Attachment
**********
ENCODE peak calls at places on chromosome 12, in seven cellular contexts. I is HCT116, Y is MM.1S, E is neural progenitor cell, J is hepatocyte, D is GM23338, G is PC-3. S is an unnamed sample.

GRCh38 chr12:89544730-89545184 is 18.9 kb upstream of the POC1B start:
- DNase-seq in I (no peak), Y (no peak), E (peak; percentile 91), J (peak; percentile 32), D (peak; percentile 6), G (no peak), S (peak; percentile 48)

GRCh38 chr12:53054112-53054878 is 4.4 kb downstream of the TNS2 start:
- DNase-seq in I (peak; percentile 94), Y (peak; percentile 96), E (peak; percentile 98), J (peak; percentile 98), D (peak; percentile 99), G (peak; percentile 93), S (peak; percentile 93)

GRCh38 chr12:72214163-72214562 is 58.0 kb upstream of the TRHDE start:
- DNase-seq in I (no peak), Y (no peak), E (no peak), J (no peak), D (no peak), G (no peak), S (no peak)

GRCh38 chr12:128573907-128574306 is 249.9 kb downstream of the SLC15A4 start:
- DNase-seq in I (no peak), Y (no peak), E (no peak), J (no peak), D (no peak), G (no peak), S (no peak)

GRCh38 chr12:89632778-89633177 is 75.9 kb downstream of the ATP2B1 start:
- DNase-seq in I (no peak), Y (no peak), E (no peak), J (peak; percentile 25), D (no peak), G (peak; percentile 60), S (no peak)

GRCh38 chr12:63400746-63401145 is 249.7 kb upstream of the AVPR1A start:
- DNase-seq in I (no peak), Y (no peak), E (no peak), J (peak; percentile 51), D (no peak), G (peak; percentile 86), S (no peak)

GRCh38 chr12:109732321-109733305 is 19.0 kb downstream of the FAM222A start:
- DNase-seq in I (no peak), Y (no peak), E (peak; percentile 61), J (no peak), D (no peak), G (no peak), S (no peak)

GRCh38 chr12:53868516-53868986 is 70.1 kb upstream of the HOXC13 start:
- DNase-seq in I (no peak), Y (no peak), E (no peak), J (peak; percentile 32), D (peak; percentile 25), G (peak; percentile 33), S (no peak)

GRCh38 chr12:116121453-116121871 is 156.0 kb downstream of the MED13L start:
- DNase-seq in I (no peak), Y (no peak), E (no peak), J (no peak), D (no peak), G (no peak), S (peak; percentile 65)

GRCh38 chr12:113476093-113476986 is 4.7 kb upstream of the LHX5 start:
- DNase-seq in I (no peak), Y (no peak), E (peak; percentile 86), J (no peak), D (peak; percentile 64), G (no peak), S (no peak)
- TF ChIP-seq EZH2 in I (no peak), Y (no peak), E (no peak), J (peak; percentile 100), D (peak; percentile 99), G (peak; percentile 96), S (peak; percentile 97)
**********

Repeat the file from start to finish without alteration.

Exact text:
ENCODE peak calls at places on chromosome 12, in seven cellular contexts. I is HCT116, Y is MM.1S, E is neural progenitor cell, J is hepatocyte, D is GM23338, G is PC-3. S is an unnamed sample.

GRCh38 chr12:89544730-89545184 is 18.9 kb upstream of the POC1B start:
- DNase-seq in I (no peak), Y (no peak), E (peak; percentile 91), J (peak; percentile 32), D (peak; percentile 6), G (no peak), S (peak; percentile 48)

GRCh38 chr12:53054112-53054878 is 4.4 kb downstream of the TNS2 start:
- DNase-seq in I (peak; percentile 94), Y (peak; percentile 96), E (peak; percentile 98), J (peak; percentile 98), D (peak; percentile 99), G (peak; percentile 93), S (peak; percentile 93)

GRCh38 chr12:72214163-72214562 is 58.0 kb upstream of the TRHDE start:
- DNase-seq in I (no peak), Y (no peak), E (no peak), J (no peak), D (no peak), G (no peak), S (no peak)

GRCh38 chr12:128573907-128574306 is 249.9 kb downstream of the SLC15A4 start:
- DNase-seq in I (no peak), Y (no peak), E (no peak), J (no peak), D (no peak), G (no peak), S (no peak)

GRCh38 chr12:89632778-89633177 is 75.9 kb downstream of the ATP2B1 start:
- DNase-seq in I (no peak), Y (no peak), E (no peak), J (peak; percentile 25), D (no peak), G (peak; percentile 60), S (no peak)

GRCh38 chr12:63400746-63401145 is 249.7 kb upstream of the AVPR1A start:
- DNase-seq in I (no peak), Y (no peak), E (no peak), J (peak; percentile 51), D (no peak), G (peak; percentile 86), S (no peak)

GRCh38 chr12:109732321-109733305 is 19.0 kb downstream of the FAM222A start:
- DNase-seq in I (no peak), Y (no peak), E (peak; percentile 61), J (no peak), D (no peak), G (no peak), S (no peak)

GRCh38 chr12:53868516-53868986 is 70.1 kb upstream of the HOXC13 start:
- DNase-seq in I (no peak), Y (no peak), E (no peak), J (peak; percentile 32), D (peak; percentile 25), G (peak; percentile 33), S (no peak)

GRCh38 chr12:116121453-116121871 is 156.0 kb downstream of the MED13L start:
- DNase-seq in I (no peak), Y (no peak), E (no peak), J (no peak), D (no peak), G (no peak), S (peak; percentile 65)

GRCh38 chr12:113476093-113476986 is 4.7 kb upstream of the LHX5 start:
- DNase-seq in I (no peak), Y (no peak), E (peak; percentile 86), J (no peak), D (peak; percentile 64), G (no peak), S (no peak)
- TF ChIP-seq EZH2 in I (no peak), Y (no peak), E (no peak), J (peak; percentile 100), D (peak; percentile 99), G (peak; percentile 96), S (peak; percentile 97)